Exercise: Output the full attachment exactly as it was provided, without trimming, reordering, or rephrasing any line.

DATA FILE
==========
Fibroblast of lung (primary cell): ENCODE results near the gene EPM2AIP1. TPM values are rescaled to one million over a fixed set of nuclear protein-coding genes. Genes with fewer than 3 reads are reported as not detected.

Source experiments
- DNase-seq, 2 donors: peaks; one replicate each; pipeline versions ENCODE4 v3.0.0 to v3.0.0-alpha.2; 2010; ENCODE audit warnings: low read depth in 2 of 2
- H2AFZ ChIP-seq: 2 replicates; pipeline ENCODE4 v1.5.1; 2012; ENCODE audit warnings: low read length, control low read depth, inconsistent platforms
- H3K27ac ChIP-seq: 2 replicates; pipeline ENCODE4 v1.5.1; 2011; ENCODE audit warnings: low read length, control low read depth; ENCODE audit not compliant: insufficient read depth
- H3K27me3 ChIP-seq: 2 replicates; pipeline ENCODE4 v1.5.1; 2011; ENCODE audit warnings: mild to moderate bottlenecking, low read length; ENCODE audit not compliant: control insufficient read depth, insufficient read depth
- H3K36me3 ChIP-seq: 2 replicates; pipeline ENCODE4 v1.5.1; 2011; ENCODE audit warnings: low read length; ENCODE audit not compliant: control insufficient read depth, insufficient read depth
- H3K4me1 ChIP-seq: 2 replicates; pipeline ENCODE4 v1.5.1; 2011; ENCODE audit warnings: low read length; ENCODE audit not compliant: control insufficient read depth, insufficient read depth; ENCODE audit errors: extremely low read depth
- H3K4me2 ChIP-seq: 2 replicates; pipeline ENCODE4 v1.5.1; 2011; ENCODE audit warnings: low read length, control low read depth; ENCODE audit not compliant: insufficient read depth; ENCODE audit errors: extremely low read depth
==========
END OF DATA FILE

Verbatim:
Fibroblast of lung (primary cell): ENCODE results near the gene EPM2AIP1. TPM values are rescaled to one million over a fixed set of nuclear protein-coding genes. Genes with fewer than 3 reads are reported as not detected.

Source experiments
- DNase-seq, 2 donors: peaks; one replicate each; pipeline versions ENCODE4 v3.0.0 to v3.0.0-alpha.2; 2010; ENCODE audit warnings: low read depth in 2 of 2
- H2AFZ ChIP-seq: 2 replicates; pipeline ENCODE4 v1.5.1; 2012; ENCODE audit warnings: low read length, control low read depth, inconsistent platforms
- H3K27ac ChIP-seq: 2 replicates; pipeline ENCODE4 v1.5.1; 2011; ENCODE audit warnings: low read length, control low read depth; ENCODE audit not compliant: insufficient read depth
- H3K27me3 ChIP-seq: 2 replicates; pipeline ENCODE4 v1.5.1; 2011; ENCODE audit warnings: mild to moderate bottlenecking, low read length; ENCODE audit not compliant: control insufficient read depth, insufficient read depth
- H3K36me3 ChIP-seq: 2 replicates; pipeline ENCODE4 v1.5.1; 2011; ENCODE audit warnings: low read length; ENCODE audit not compliant: control insufficient read depth, insufficient read depth
- H3K4me1 ChIP-seq: 2 replicates; pipeline ENCODE4 v1.5.1; 2011; ENCODE audit warnings: low read length; ENCODE audit not compliant: control insufficient read depth, insufficient read depth; ENCODE audit errors: extremely low read depth
- H3K4me2 ChIP-seq: 2 replicates; pipeline ENCODE4 v1.5.1; 2011; ENCODE audit warnings: low read length, control low read depth; ENCODE audit not compliant: insufficient read depth; ENCODE audit errors: extremely low read depth